If this silence reflects a change in the nature of divine revelation, it represents a major departure from ancient patterns. Old Testament prophets were positively obsessed with the personal, spiritual, and temporal consequences of war, which you'd expect given Israel's precarious geopolitics and frequent encounters with expansionist empires. The New Testament, written in the shadow of the Roman Empire, leans towards an apocalyptic perspective, but Christians learned to interpret it in light of the wars of their day, especially when Christ failed to return and the empire co-opted their religion.

The Book of Mormon is, if anything, even more direct: its entire narrative revolves around the existential threat of annihilation faced by the Nephites, Lamanites, and Jaredites. Like the Bible, the Book of Mormon is not unambiguous or univocal: from Captain Moroni's religious propagandizing; to the pacifist Anti-Lehi-Nephis; to Mormon's final, regretful reflections on his people's complete destruction; the book is filled with material that could be developed into a robust and complex doctrine of conflict.

Combine all that with our own history of violence and persecution and there's plenty of impetus to explore the intersection of war and Mormonism--much more, I think, than there is for worrying about who's marrying whom. This could be something that defines what it means to be a Latter-day Saint. And yet, the church seems actively uninterested in pursuing any of it. Our humanitarian projects do real good, but we approach them in terms of ameliorating suffering on a strictly temporal basis, without any critique of underlying causes. War has become just another kind of unthinking natural disaster, without any agency behind it.

With That Enmity...

I don't know if I have a theory that explains what I'm critiquing. Possibly it's that modern Mormonism is such an atomized religion. Say what you like about the cosmological implications of our sealing and proxy work, everyday LDS teaching is solely about the individual and the nuclear family. We simply have no doctrinal framework for discussing systemic evil (or good, outside of a few latent notions about Zion that bubble to the surface occasionally). Sometimes we talk about "The World," but that's a nebulous abstraction that means little beyond whatever a particular speaker imagines it to be.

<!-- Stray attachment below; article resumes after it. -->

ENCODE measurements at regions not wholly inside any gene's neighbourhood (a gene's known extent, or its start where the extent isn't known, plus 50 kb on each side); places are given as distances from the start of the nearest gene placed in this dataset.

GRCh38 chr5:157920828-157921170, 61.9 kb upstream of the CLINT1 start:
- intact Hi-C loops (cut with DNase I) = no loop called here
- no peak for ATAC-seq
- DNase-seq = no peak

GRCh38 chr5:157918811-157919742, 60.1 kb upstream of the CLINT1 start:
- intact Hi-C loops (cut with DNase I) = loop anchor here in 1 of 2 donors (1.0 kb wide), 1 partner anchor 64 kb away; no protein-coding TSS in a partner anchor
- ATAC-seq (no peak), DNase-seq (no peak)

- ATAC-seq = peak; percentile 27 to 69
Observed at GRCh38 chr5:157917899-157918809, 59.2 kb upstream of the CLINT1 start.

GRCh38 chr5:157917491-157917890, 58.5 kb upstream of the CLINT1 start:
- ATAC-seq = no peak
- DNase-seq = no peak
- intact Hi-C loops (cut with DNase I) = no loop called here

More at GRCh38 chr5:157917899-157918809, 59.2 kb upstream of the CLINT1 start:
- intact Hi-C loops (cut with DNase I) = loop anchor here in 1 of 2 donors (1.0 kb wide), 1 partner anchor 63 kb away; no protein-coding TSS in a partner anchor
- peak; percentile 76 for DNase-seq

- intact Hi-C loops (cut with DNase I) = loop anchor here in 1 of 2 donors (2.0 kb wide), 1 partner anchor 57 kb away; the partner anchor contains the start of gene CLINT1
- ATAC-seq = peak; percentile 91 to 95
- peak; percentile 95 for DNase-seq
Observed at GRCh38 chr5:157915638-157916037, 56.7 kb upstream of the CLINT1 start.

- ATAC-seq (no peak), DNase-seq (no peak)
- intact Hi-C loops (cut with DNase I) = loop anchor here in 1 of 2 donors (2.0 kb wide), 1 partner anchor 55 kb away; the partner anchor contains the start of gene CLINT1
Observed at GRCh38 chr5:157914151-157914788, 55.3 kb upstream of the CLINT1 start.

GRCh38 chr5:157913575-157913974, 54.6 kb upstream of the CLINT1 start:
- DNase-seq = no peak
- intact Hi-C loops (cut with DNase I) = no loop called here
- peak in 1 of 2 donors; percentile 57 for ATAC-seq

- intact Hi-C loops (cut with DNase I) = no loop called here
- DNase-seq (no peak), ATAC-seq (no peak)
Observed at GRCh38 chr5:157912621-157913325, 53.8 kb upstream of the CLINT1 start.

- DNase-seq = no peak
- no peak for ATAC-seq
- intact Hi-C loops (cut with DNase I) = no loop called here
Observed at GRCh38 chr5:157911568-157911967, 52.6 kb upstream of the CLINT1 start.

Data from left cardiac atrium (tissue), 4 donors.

Or the issue could be Mormonism's thorough Americanness. In spite of our international growth, church leadership and culture are overwhelmingly American, shaped by nearly a century of the church actively identifying American hard work, individualism, and benevolent imperialism. And as much as we prefer to see ourselves in ancient Israel, the church grew and thrived under the care of Babylon. Still, church leadership can't be ignorant of how war has affected its members across the world, and they are definitely aware of American involvement in all sorts of conflicts. Whatever their views, they ought to have something useful to say.

If you take Mormonism seriously, you accept that the one we call the Father of Lies has a goal of increasing military power and domination. Why? To spread blood and horror on the earth, he says. So who is building his armies and navies today? What does it mean for church members who live in a nation that proudly maintains and freely uses the most powerful military in human history? Or those who live in the shadow of that nation's hegemony? What about a church that has enjoyed remarkable growth and financial success by embracing and advertising its Americanness? What do we make of Satan's boast today? And what does our silence say about us?